Lethal Rat Control
Trapping is a common way to lethally control Norway and roof rats. Trapping alone will not provide long-term control if attractions are not removed and areas where rats are entering buildings are not repaired.
Because rats are neophobic (wary of changes in their environment), a trap may be avoided until the rats become familiar with the new objects along their travel routes. Even then, they will approach cautiously.
In addition, if the mother rat has become wary of traps, her young may learn to avoid them. This learning experience can make trapping and difficult in sites where control programs have occurred recently.
Trapping has several other advantages: It does not rely on potentially hazardous poisons; it permits users to verify their success; and it allows for disposal of trapped rats, thereby eliminating dead-rat odors that may occur when poison is used. Many styles of rat traps are available:
Snap traps: Snap traps and other lethal traps are thought to be more humane than the use of poison because traps generally kill the rats instantly.
The traditional snap trap, or one of its variations, is an effective tool for killing rats, especially when there are only a few rats in a limited area. Rats will easily clean the bait off the old metal-trigger traps, but doing so is harder with the expanded version. Most supermarkets, hardware stores, or farm supply stores carry rat traps.
Don't set snap traps outside of a structure. Otherwise a chipmunk, raccoon, ground-feeding songbird, pet, or other animal may spring the trap killing or injuring the animals.
If trapping rats outside is necessary, use a trapping box. Commercial trapping boxes hold two traps, and have one or two small entrance holes. A trapping box also can be made from a wooden box with 2-inch entry holes at ground level. Place two snap traps facing each way inside, making sure the traps can operate freely with the lid closed. To minimize the possibility of trapping non-targeted wildlife, especially in rural areas, set the trapping box out at night and retrieve it or cover the holes at daybreak. Not retrieving the box early enough could mean the death of a curious chipmunk or other small animal.
Rats have a highly developed sense of touch due to sensitive body hairs and whiskers which they use to explore their environment. They prefer a stationary object on at least one side of them as they travel, thus they commonly move along walls. Such knowledge is helpful when placing traps.
Check all traps daily to reset any sprung traps and remove dead rats as quickly as possible. This is important to insure others won't become shy of the trapping device. Because rats may carry diseases, do not handle them without gloves; you can use a plastic bag slipped over your hand and arm as a glove. Once the rat is removed from the trap, hold it with your bagged hand and turn the bag inside out while slipping it off your arm and hand.
Rats are wary animals and careful attention to detail is necessary to trap them. Here are some tips:
- Set rat traps out as soon as rats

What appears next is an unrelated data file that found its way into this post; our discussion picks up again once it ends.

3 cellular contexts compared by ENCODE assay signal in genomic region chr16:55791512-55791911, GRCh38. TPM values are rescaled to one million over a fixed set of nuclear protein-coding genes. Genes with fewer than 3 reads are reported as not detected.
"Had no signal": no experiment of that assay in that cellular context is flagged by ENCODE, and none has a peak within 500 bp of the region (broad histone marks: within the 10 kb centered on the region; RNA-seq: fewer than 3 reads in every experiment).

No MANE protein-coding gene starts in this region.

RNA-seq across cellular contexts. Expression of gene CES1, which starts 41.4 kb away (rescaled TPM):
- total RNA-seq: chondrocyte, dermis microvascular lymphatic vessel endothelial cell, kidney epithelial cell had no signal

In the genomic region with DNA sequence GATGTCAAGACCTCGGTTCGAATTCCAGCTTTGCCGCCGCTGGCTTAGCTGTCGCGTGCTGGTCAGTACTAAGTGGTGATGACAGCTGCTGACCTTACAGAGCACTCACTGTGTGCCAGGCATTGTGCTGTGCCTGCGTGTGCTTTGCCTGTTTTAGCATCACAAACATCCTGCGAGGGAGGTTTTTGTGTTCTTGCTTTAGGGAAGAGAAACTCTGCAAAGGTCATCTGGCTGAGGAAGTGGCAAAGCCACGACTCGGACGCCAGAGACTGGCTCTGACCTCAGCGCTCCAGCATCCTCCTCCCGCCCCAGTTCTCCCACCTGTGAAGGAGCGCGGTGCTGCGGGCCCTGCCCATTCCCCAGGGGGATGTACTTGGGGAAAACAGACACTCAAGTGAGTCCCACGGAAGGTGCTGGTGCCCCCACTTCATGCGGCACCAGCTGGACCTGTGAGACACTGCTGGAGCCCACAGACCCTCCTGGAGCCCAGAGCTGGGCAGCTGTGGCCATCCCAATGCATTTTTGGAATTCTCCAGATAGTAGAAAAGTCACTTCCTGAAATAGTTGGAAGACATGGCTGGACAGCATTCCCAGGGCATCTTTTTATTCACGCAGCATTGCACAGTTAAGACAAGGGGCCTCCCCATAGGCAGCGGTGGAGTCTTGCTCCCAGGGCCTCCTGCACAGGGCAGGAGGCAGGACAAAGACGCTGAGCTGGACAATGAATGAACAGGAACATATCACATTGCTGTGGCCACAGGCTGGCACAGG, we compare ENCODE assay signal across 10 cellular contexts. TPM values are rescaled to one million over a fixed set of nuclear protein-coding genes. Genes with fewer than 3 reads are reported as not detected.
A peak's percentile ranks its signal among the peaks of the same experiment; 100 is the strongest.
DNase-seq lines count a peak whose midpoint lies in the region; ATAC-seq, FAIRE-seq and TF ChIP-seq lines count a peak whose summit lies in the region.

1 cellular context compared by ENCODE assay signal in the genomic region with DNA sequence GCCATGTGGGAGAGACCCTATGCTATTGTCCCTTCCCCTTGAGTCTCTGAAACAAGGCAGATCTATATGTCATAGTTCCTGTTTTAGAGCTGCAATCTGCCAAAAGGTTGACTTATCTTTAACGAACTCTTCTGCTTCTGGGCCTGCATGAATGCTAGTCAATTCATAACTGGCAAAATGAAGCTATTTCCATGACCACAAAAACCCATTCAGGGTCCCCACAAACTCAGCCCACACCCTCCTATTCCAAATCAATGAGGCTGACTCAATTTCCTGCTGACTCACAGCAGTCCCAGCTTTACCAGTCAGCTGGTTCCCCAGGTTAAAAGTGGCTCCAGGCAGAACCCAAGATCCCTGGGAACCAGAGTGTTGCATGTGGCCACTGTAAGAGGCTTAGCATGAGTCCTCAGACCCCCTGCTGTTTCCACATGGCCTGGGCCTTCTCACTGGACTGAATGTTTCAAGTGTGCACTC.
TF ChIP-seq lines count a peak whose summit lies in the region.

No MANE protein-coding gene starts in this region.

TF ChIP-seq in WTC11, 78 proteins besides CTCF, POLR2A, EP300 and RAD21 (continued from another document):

- Set traps where evidence of activity
is found—along walls, behind objects, in dark corners, or where the rat is
forced through a narrow opening, such as in the tunnel where the rat enters and
exits a building.
- Move boxes and objects around to
create narrow runways leading to the rat traps.
- Use as many traps as are practical
so trapping time will be short and decisive. A dozen traps may be necessary for
a heavily infested home.
- Place the trigger side of the traps
next to the wall.
- Bait traps with peanut butter,
banana, or bacon. If necessary, hold the bait on with a thread or a twist tie.
- If rats are traveling on rafters or
pipes, fasten traps to them using screws, wire, or strong rubber bands. Secure
the traps before setting them.
Glue boards: Rodent glue boards are not recommended by Animal Evictor. Often rats and other rodents do not die humanly when these traps are used and slowly suffer to death on the glue board.
Electronic traps: Traps that kill rats by electrocution are available on the market. These traps are considerably more expensive than the common snap trap and can be used safely and effectively only in limited situations. Like the snap traps, these traps catch only one rat at a time and then must be emptied. Twenty or more snap traps can be purchased and put to use for the price of one of the electrocution units. When compared with snap traps, electrocution traps have not shown sufficient advantages to promote their use.
Live traps: Live traps are not recommended because trapped rats must either be killed or released elsewhere. Releasing rats outdoors is not recommended because of health concerns to people and the damage they may cause elsewhere. Because neither the roof nor Norway rat is native to this country, their presence in the wild is very detrimental to native ecosystems. They have been known to decimate some bird populations.
This information was provided by the Washington State Department of Fish and Wildlife, Russell Link and Michael Holmquist
Click here to return to the home page
Click here to return to the home page